Tuesday, November 26, 2019

Let's see how it does, first

This was my public comment to the Indiana Charter School authorization board in regard to the application of a proposed Purdue Polytechnic High School, South Bend.

I am a 28 year resident of South Bend and the father of a Junior at John Adams High School. I served as a Court Appointed Special Advocate for children for about seven years.  I have also volunteered as a mentor in the South Bend Community School Corporation.

As my daughter approached school age I began to look deeply into public education and attendant issues nationwide.  I am also quite familiar with the operations of our local schools and have written quite a bit about that.
I am currently a member of the Finance Committee of the recently formed west side Empowerment Zone.

South Bend had the first Indiana Charter School – Veritas Academy.  It and the later Xavier Academy both were ultimately unsuccessful.  There is one K-12 Charter company in operation currently. Oddly its Career Academy High School is omitted from the applicant's listing of area schools.

The applicant indicates its need for being is to help a “target student population” of “underrepresented minority students” - particularly west side residents.  It goes on to say that this group is fed on to Washington High School and implies (without detail) that Washington is in some way defective.

In South Bend, any High School student can choose to attend any of the four High Schools with provided transportation.  And as the applicant acknowledges, Washington’s most recent state grade was a C.  Average.

I do know from my time as a CASA and having lived here 28 years, students in this group often suffer from deficits in reading and writing skills.  Without rectifying those issues, any learning will be difficult.  The application offers no awareness of this problem, let alone any strategy to address it.

The part of their approach they spend the most time explaining sounds pretty similar to Project Based learning programs which failed at the short-lived New Tech High School here.  It is now the focus of a magnet program at Jackson Middle School, where perhaps it will do better.  That component also includes working in a local business. 

The other 50% of students’ grades come from online testing via Edmentum. The implication is that students will spend half of their time “e-learning”.

While I don’t dispute that these internships (as they refer to them) would have value, they would also seem likely to be a handful to manage – given the necessarily small staff of a school of 100 students per grade level.  Recruiting worthy businesses and monitoring these situations for each student would seem to require a significant investment in time.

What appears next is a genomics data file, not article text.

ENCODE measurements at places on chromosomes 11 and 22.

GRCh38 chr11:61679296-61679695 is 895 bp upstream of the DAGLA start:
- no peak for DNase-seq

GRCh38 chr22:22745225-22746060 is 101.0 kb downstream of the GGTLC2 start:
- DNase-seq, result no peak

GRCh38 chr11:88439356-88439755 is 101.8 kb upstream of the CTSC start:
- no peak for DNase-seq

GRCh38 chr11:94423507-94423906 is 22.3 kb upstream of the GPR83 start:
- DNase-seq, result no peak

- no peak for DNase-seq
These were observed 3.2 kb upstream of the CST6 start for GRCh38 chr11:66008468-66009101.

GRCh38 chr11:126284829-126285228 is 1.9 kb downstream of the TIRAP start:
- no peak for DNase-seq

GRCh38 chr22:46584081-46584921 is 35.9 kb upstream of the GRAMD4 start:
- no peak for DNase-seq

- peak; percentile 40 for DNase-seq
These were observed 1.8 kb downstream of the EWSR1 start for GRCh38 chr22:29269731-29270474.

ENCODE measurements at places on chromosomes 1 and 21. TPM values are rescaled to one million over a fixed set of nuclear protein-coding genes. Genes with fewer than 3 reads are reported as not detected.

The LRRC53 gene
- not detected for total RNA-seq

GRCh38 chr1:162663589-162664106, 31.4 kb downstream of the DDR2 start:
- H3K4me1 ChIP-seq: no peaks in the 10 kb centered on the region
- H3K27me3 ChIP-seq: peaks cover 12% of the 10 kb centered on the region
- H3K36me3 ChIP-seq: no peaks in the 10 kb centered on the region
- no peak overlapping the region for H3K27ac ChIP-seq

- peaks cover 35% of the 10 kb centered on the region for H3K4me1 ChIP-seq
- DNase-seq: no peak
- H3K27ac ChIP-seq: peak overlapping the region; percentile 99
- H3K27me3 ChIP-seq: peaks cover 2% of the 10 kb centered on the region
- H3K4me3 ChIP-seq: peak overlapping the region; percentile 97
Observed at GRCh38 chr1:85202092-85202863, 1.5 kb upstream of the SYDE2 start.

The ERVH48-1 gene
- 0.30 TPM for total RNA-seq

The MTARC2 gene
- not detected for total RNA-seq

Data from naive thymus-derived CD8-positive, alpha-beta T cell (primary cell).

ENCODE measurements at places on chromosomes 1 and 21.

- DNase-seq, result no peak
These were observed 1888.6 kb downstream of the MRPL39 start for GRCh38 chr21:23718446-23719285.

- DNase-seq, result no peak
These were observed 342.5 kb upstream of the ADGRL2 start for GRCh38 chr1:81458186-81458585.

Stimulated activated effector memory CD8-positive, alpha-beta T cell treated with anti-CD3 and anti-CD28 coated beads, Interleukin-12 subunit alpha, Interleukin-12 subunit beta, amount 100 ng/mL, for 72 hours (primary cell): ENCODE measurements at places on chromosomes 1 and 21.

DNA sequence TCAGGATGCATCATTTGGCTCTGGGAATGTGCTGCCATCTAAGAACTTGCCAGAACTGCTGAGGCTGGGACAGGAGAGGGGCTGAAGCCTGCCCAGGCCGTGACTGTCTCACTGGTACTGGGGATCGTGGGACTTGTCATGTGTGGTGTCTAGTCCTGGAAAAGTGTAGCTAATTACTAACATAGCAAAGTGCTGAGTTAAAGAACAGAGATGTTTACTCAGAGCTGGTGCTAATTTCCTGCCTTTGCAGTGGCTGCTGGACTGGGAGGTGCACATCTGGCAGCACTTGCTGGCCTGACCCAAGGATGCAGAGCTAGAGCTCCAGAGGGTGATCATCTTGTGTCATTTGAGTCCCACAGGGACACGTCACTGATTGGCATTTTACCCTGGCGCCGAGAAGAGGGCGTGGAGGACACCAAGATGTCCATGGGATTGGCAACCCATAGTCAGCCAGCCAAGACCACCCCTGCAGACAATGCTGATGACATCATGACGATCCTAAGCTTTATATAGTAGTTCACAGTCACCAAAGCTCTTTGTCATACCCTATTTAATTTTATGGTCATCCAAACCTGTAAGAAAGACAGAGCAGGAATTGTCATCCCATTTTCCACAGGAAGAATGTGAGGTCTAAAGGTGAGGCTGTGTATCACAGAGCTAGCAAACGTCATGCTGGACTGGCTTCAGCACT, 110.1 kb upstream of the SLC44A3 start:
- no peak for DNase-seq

In regard to the second component, online K-12 education has a dubious record generally.  And the problem with researching Edmentum on a Google search is that they wrote almost everything that appears in the results. Most of that is about how much money they raise or make. Not helpful.

And if this program is aimed at a group with struggling readers, what is the likely efficacy of online self-education for a student with poor reading/comprehension skills? That isn’t explained.

Perplexingly, the program they offer also requires students to make a lifetime career decision in the 10th grade, with scheduled reaffirmations. How many people do you know who felt capable of making that decision at age 15?  And of that group, for how many did that actually work out?

Reviewing the course list, one discovers very narrow offerings.  No team sports.  No arts instruction of any kind.  No dance, theater, visual arts, vocal music, instrumental music – in fact, nothing inviting individual creativity at all.  Research is very clear that these non-STEM components of education are critically import to a student's educational experience.

Public education aspires to help our children grow into informed, productive, and at least reasonably comfortable citizens. Programs such as Purdue Polytechnic's are designed to produce workers for a specific industry, and nothing more. In fact, they reveal that their long term objective is to create a nation-wide network of “Charter Schools that will serve as an academic feeder system to Purdue University”

But even if you think all that is OK, the application is written as though the applicant has decades of experience, fabulous test scores to tout, hundreds of graduates, and alums with high paying, rewarding careers.  The reality is that it has had less than three years of experience, no graduates, and only one testing experience involving a very small number of students. It has had difficultly with the same enrollment goals in Indianapolis - a much bigger city than South Bend. At this point, it can best be described as an experimental program.

I’ll confess to some discomfort with placing our children in the position of guinea pigs in this experiment.  The experiment is already under way in Indianapolis.  I think that we should allow enough time to evaluate the results before endorsing an expansion.  It’s hard to make good decisions without good data.

Don Wheeler
South Bend

What do you think it symbolizes?